As you might have expected in this centenary year, war was well represented; Leaving it all– Scottish soldiers’ wills and appeals against military service in WW1 a refreshingly different angle.

Food and drink weren’t forgotten: from The History of Gin and Distilling to Fireside Feast a three course banquet served in Riddle’s Court, in Edinburgh’s Old Town, similar to one that was served in 1598. (One I was sorry to miss.)

A host of events focused on family history: Getting Started with Family History Research, and the more unusual Hospital Records for Family Historians.

If your taste was for the creepy there was the Dark Truth Tour, Screenshot 2015-02-08 11.37.57or Ghosts and Ghouls.

Glasgow focused on the Irish connection; Dunfermline, on Andrew Carnegie; and St Andrews hosted a variety events in honour of St Andrew’s Day.

For children there was The Reluctant Time Traveller with Janis McKay (21st) and a varied schools programme; and two events for writers: Writing Your Story, Writing History with David Simons and Chris Dolan; and my workshop event: Screenshot 2015-02-08 11.40.17
History in Historical Fiction – Icing the Cake or Main Ingredient. I had the opportunity to present it twice – once in Edinburgh and once in St Andrews, the latter a particular pleasure for me returning to the old haunts where I’d spent my student days. And amazingly, one of the participants had gone to the same school as I had in Ulster, though not at the same time. I thoroughly enjoyed both events – I hope the folk attending did too! The feedback was good, so I guess they did.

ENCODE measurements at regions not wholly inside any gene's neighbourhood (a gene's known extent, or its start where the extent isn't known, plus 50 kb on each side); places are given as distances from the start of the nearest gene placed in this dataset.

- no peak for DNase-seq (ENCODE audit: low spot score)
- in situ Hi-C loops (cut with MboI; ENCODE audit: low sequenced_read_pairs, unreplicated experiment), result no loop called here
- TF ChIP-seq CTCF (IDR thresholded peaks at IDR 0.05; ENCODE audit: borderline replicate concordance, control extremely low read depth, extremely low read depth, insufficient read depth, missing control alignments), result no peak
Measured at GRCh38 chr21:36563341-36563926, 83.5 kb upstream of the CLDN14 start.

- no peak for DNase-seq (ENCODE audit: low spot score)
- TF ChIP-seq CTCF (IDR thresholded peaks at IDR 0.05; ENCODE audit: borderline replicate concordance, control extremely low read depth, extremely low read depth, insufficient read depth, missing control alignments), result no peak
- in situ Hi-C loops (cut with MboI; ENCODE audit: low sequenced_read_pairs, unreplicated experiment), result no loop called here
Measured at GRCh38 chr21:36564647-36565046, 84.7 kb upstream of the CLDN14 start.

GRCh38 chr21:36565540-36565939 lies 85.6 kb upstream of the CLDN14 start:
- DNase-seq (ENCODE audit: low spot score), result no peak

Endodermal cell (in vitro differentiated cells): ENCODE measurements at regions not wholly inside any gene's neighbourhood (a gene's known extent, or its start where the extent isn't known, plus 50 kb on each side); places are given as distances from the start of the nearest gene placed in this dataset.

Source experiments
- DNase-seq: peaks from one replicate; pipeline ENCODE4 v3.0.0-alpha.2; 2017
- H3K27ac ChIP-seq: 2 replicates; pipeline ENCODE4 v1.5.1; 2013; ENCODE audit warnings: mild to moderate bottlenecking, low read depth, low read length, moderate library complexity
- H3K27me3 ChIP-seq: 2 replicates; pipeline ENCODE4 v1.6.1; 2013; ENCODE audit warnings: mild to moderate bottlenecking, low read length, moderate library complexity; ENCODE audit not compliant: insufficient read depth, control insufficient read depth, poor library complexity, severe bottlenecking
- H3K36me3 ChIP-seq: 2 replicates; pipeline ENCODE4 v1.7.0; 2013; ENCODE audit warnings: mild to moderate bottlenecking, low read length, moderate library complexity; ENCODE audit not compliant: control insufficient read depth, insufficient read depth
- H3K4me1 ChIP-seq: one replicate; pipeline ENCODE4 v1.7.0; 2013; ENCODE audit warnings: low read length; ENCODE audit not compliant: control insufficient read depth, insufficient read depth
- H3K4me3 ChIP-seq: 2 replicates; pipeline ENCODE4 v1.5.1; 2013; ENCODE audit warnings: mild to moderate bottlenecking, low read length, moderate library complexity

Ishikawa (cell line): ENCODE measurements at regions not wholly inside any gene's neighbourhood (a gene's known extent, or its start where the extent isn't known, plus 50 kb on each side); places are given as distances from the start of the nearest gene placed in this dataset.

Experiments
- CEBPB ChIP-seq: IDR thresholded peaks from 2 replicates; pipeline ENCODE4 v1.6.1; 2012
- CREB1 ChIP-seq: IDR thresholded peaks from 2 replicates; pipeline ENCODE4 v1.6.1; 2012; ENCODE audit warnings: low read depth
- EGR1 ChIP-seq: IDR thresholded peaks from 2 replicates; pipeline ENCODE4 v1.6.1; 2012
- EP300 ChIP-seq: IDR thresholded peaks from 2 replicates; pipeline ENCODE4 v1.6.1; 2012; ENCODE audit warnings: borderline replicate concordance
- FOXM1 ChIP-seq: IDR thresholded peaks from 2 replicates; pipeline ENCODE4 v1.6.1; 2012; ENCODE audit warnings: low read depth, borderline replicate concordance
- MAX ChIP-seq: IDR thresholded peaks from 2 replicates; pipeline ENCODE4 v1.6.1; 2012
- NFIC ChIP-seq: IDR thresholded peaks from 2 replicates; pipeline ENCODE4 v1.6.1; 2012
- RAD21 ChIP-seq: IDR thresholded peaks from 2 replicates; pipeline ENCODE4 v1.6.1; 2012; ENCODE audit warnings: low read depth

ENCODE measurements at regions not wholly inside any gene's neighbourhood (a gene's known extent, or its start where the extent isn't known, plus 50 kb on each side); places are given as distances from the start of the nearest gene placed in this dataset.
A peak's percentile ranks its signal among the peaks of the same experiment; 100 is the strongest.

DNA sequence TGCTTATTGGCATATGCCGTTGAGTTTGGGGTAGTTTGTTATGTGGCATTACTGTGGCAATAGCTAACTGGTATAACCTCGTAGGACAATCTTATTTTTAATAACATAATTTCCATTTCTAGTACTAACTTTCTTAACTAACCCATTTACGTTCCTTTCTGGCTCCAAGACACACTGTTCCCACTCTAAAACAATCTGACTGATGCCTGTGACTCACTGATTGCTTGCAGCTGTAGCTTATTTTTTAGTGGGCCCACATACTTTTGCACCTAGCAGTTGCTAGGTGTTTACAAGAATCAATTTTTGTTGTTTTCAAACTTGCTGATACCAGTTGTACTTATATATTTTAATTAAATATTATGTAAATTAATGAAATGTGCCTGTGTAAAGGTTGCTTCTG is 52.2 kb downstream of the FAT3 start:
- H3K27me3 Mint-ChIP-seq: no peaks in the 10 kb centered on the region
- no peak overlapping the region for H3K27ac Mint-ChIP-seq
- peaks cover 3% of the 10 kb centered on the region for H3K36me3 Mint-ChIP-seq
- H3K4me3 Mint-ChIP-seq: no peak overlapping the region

All in all an exciting 18 days – I’m already mulling over options for a workshop or talk that I could present this year…roll on November!

Escape to the Country – then and now…

I have to confess to a mild (my husband would say serious) and long-standing addiction to house programmes on the TV – buying houses, selling houses, renovating houses…even cleaning houses. If a programme has a house as its focus, I’m your man. (Woman actually, but let’s not quibble.)
And with apologies to non-UK readers – a little nostalgia here – Who remembers the excesses of ‘Changing Rooms’ or the fun of watching wannabee property developers making mistakes on Sarah Beeny’s ‘Property Ladder’?

For the record I once applied to be on Property Ladder, and got as far as being invited to send in photos / details of the renovation project, but to my husband’s great relief a similar project had just been accepted and so I was turned down. It didn’t dampen my enthusiasm though and my ‘house’ addiction is now fed by watching as many airings of ‘Grand Designs’ as possible (mostly re-runs) and, my latest ‘fix’, episodes of ‘Escape to the Country.’Screenshot 2015-02-03 15.06.28

For the latter I blame a friend, Helen Hollick, for although I tell myself that they are very educational, and my knowledge of the geography of the south of England is certainly improving, it was Helen’s appearance on the show I was originally watching for, but of course I’m now hooked – on the landscape and the many and varied houses…